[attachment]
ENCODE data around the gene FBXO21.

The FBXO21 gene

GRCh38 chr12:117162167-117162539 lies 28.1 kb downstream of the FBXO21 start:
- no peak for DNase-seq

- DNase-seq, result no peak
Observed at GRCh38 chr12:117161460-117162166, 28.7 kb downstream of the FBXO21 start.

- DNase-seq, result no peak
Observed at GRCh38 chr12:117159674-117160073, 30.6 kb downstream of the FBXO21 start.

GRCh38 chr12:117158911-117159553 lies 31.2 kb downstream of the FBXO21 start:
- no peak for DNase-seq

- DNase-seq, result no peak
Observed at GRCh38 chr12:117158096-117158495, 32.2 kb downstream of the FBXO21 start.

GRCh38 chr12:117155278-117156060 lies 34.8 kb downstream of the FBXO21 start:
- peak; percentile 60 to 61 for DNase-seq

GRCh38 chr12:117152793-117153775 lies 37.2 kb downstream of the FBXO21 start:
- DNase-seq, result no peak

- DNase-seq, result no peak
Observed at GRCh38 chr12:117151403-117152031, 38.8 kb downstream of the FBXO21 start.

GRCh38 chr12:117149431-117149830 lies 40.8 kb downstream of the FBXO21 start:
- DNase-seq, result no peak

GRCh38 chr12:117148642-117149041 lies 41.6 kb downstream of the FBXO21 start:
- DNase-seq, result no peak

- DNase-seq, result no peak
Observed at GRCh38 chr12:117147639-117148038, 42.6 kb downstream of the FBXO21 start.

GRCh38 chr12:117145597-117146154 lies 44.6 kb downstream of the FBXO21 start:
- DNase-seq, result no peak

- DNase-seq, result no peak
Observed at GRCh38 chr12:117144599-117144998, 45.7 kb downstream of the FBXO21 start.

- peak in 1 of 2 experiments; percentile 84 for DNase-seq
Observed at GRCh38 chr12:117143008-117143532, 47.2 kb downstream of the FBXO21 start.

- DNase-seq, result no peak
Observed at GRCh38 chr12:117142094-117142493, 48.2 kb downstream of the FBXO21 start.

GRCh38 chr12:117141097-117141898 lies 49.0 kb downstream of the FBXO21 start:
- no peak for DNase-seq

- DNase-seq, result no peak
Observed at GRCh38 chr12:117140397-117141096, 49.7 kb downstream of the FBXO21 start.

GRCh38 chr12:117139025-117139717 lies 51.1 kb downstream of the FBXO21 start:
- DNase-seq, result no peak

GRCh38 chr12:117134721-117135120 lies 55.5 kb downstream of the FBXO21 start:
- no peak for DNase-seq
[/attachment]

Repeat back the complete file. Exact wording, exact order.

ENCODE data around the gene FBXO21.

The FBXO21 gene

GRCh38 chr12:117162167-117162539 lies 28.1 kb downstream of the FBXO21 start:
- no peak for DNase-seq

- DNase-seq, result no peak
Observed at GRCh38 chr12:117161460-117162166, 28.7 kb downstream of the FBXO21 start.

- DNase-seq, result no peak
Observed at GRCh38 chr12:117159674-117160073, 30.6 kb downstream of the FBXO21 start.

GRCh38 chr12:117158911-117159553 lies 31.2 kb downstream of the FBXO21 start:
- no peak for DNase-seq

- DNase-seq, result no peak
Observed at GRCh38 chr12:117158096-117158495, 32.2 kb downstream of the FBXO21 start.

GRCh38 chr12:117155278-117156060 lies 34.8 kb downstream of the FBXO21 start:
- peak; percentile 60 to 61 for DNase-seq

GRCh38 chr12:117152793-117153775 lies 37.2 kb downstream of the FBXO21 start:
- DNase-seq, result no peak

- DNase-seq, result no peak
Observed at GRCh38 chr12:117151403-117152031, 38.8 kb downstream of the FBXO21 start.

GRCh38 chr12:117149431-117149830 lies 40.8 kb downstream of the FBXO21 start:
- DNase-seq, result no peak

GRCh38 chr12:117148642-117149041 lies 41.6 kb downstream of the FBXO21 start:
- DNase-seq, result no peak

- DNase-seq, result no peak
Observed at GRCh38 chr12:117147639-117148038, 42.6 kb downstream of the FBXO21 start.

GRCh38 chr12:117145597-117146154 lies 44.6 kb downstream of the FBXO21 start:
- DNase-seq, result no peak

- DNase-seq, result no peak
Observed at GRCh38 chr12:117144599-117144998, 45.7 kb downstream of the FBXO21 start.

- peak in 1 of 2 experiments; percentile 84 for DNase-seq
Observed at GRCh38 chr12:117143008-117143532, 47.2 kb downstream of the FBXO21 start.

- DNase-seq, result no peak
Observed at GRCh38 chr12:117142094-117142493, 48.2 kb downstream of the FBXO21 start.

GRCh38 chr12:117141097-117141898 lies 49.0 kb downstream of the FBXO21 start:
- no peak for DNase-seq

- DNase-seq, result no peak
Observed at GRCh38 chr12:117140397-117141096, 49.7 kb downstream of the FBXO21 start.

GRCh38 chr12:117139025-117139717 lies 51.1 kb downstream of the FBXO21 start:
- DNase-seq, result no peak

GRCh38 chr12:117134721-117135120 lies 55.5 kb downstream of the FBXO21 start:
- no peak for DNase-seq